© Geoff’s Rail Diaries 2011 Domestic distractions had taken up a fair bit of the Easter period - but with fine weather and a few days to spare, we took the opportunity for a trip or two. I'd visited Llandudno's Great Orme tramway back in 1985, in the company of my then small son (now a railwayman in his own right) - my wife had never been. Time for a visit! The tramway is unique in the UK, a funicular with four cars raised and lowered by a permanently attached cable, running in the lower stretches through the streets, the cable hidden in a conduit. Halfway up the lower section is the passing loop, where the single track splits then, after the loop, becomes an unusual three-rail line, the centre rail shared by the two tracks. The gradient of the lower section is fearsome - 1 in 3.7 at its steepest. We change cars at the halfway station, home of the cable drums and electric winding motors, and soon begin the ascent of the upper section. The gradient on this line is much easier - maximum 1 in 9, and unlike the lower section, the line, now running through the grassland, is exposed like a normal railway. The cables and pulleys rumble and jingle as the cars ascend and descend. Again there is a passing loop halfway - but above the loop the line is single track (no odd three-rail sections this time). We didn't stay long at the top, choosing instead to walk a little way down to record the tramway in action, then paying a visit to the bronze-age copper mines (well worth a visit!) close by the halfway station. Curiosity satisfied, we then rejoined the tramway for the return to the lower station, and lunch (fish and chips and a pot of tea - what else?) Links: The Great Orme Tramway  Don't be put off by the "Cool for Schools" link - follow it to the downloadable "Resources for Schools" pack, an excellent and comprehensive history, description and explanation of the tramway and its workings, well worth a read even if you're well past your schooldays. The Cable Car Home Page by Joe Thompson a site about cable cars (also known as cable tramways) all over the world.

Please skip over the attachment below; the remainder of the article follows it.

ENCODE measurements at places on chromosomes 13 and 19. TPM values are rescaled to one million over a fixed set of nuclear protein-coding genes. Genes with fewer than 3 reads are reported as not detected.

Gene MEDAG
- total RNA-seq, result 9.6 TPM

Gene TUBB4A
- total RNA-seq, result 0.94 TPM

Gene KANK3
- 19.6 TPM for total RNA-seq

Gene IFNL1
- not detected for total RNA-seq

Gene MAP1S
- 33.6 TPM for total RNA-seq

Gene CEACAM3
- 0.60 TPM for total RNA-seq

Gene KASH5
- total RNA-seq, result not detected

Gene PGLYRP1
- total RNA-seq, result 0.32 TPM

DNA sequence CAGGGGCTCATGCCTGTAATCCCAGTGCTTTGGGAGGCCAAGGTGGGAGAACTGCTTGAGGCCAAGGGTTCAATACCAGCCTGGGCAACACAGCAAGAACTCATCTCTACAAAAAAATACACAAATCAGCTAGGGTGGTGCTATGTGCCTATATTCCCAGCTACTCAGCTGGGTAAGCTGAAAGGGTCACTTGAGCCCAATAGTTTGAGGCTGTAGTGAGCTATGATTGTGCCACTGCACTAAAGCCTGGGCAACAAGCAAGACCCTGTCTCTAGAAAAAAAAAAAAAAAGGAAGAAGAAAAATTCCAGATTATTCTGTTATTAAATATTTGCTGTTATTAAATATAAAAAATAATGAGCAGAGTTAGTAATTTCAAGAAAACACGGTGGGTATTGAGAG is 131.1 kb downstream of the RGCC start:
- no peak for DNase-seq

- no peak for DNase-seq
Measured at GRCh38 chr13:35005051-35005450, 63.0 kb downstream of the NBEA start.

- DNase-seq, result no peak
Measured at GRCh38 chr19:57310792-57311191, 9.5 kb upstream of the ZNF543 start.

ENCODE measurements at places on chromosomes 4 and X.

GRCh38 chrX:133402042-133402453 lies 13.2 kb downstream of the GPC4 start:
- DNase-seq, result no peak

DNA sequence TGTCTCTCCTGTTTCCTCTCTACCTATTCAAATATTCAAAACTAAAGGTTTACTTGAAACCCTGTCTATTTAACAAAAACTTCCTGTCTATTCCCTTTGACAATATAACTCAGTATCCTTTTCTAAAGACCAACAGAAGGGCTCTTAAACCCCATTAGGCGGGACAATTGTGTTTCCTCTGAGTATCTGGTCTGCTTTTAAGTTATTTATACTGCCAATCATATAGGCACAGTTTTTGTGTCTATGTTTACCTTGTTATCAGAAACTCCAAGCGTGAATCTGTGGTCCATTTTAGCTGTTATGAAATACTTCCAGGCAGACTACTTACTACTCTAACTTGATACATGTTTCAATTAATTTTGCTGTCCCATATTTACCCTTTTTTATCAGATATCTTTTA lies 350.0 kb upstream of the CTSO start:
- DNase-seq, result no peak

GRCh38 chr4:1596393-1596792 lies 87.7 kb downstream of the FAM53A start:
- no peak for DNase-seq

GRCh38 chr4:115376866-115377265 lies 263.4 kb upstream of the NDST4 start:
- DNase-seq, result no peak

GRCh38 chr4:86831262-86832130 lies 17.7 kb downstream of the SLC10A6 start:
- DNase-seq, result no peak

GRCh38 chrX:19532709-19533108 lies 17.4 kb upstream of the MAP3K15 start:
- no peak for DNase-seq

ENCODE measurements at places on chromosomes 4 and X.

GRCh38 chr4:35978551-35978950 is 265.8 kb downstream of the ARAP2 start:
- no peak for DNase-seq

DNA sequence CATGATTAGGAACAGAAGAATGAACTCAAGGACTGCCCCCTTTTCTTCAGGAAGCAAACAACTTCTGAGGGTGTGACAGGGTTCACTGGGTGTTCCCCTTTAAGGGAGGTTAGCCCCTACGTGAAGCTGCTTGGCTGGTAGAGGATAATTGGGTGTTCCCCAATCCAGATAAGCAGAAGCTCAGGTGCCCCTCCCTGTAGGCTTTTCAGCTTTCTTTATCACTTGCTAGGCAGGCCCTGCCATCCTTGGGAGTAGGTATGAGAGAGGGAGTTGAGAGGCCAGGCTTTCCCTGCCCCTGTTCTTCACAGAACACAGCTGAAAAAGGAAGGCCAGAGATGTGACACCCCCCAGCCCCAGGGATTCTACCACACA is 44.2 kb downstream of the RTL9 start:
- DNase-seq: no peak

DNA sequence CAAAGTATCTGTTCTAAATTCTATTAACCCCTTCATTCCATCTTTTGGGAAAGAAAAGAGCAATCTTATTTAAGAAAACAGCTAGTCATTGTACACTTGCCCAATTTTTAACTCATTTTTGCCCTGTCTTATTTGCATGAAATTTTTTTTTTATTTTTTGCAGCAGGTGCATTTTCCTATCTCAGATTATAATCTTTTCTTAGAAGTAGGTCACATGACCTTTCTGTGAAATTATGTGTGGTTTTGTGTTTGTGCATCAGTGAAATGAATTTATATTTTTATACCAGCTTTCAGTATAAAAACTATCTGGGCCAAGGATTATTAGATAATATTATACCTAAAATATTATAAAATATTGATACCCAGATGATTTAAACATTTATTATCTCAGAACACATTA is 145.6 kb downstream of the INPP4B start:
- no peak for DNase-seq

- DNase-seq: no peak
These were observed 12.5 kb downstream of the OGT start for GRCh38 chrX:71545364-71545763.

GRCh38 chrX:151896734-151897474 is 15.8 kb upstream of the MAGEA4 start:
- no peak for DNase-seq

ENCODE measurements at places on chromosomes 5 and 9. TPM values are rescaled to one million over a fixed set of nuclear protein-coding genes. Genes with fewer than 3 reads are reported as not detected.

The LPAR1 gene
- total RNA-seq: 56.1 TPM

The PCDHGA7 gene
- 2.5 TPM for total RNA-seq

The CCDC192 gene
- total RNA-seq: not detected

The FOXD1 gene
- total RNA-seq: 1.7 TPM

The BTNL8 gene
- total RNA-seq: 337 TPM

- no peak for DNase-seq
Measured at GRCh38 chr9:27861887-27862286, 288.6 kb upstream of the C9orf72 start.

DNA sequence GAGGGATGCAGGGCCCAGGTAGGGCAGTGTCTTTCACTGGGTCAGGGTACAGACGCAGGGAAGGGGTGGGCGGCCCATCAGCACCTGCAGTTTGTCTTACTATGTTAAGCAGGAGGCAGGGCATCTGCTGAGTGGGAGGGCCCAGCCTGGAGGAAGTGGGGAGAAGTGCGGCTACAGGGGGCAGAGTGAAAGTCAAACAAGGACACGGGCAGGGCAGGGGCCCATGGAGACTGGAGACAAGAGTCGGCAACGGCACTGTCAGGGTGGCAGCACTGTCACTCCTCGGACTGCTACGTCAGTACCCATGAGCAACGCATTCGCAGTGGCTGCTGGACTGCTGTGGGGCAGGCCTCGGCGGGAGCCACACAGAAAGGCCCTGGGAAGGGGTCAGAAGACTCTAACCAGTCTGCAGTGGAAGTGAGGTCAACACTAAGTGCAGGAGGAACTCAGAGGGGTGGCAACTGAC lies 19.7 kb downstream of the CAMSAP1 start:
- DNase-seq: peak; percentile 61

Summit station - car no. 6 Car 6 descends... ...passing car no. 7... ...heading for the summit Complicated pointwork on the upper section Car no. 6 begins its ascent from the halfway station Car no. 5 begins the descent on the lower section Charles - Hunslet 283 of 1882 Beckton No 1 - Neilson 1561 of 1870 Fire Queen - Horlock (Kent) of 1848 "Haydock" RS 2309 of 1876, and 1893 3' gauge De Winton The Ruston! RH 327904 of 1951 Penrhyn Castle I'd been to Penrhyn Castle before - as long ago as 1968 - but hadn't any photographs, so we made our way a little further along the A55 (the scenic stretch!) to the National Trust property, described in their words as a "19th-century fantasy 'castle'" built with slate money. It is also home to the NT industrial locomotive collection - a very fine and truly eclectic assembly of locomotives, including the amazing 4' gauge "Fire Queen" of 1848, 3' gauge "Kettering Furnaces No 3", and 1' 10¾" gauge "Charles" - brother of "Linda" and "Blanche", now on the Festiniog Railway. Oh, and a Ruston... It's not a preserved railway - the locomotives are "stuffed and mounted" - but they're worth a visit. The rest of the castle looked like it would be worth a visit too, but time was against us, and we were soon on the A5 and heading for home. Link: Penrhyn Castle Kettering Furnaces no 3 - Black Hawthorn 850 of 1885